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appoint him to such vacant commission that may happen, as your Honours, in wisdom, may think fit.

And your Petitioner, as in duty bound, shall every pray, &c.


To Nathaniel Woodhull, Esq., President of the Provincial Congress, New-York.


HONOURABLE GENTLEMEN: I herewithin enclose you a return made to me respecting the choice of an Ensign to Captain Jacob Concklin’s Company, where they have, by a plurality of voices, elected John Crowel Ensign to the aforesaid company, in lieu and stead of one Roger Barton, who was first elected and commissioned, but since has acted inimical to the good cause we are contending for with our mother country, by inlisting in the Ministerial service, and is now confined in jail. I therefore pray that you will favour the aforesaid Crowel with a commission as Ensign, as soon as possible; and am, gentlemen, your very humble servant,



Bridewell, Monday, April 1, 1776.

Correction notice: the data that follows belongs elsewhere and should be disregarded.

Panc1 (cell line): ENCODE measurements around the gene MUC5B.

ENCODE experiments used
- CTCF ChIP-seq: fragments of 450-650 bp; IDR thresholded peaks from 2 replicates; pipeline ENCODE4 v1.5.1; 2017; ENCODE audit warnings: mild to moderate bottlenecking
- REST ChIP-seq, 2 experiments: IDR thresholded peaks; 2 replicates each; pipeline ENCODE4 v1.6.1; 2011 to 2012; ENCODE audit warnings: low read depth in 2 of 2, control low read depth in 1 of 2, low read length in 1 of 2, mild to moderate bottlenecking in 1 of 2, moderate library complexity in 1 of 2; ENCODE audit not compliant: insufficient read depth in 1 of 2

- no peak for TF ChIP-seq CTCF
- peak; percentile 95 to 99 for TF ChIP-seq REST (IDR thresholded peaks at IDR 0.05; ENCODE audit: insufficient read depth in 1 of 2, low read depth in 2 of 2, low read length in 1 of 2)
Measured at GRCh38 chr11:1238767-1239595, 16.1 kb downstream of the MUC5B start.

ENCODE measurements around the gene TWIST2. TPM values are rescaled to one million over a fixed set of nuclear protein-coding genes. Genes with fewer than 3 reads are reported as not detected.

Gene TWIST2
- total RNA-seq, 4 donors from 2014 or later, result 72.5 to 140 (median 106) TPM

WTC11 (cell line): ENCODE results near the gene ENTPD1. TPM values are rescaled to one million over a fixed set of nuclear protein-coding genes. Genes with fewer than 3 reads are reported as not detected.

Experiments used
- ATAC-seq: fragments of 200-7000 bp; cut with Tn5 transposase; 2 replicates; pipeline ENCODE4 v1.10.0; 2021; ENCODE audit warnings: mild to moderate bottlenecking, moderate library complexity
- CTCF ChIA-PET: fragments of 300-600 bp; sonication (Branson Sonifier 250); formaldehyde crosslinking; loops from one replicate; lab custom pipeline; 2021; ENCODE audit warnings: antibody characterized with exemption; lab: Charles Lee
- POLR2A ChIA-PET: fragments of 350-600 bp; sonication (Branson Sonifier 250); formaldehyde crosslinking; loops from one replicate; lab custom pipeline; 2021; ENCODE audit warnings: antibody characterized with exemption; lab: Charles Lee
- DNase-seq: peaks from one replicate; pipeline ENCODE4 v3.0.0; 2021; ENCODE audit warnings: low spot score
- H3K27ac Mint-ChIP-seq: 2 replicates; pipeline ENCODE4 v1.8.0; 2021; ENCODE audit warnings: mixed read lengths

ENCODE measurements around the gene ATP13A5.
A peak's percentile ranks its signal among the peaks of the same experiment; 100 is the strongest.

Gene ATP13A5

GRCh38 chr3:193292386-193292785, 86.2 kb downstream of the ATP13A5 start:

SIR: I take this opportunity of doing myself the honour of acquainting you with my disagreeable situation, having been a close prisoner ever since I have been in New-York. I must do the New-England people justice, under whose care I have been, that they behaved extremely well. Since their departure, the Yorkers took possession of the barracks, kept me much closer confined, and on Saturday afternoon gave me three days’ allowance that was due, of pork and bread only, and conducted me safe to Bridewell. Since, I understand, my allowance is to be five pence sterling per day—Bridewell allowance. I am beholden to the goodness of the jailer for my bed and blanket, or else I believe I might perish.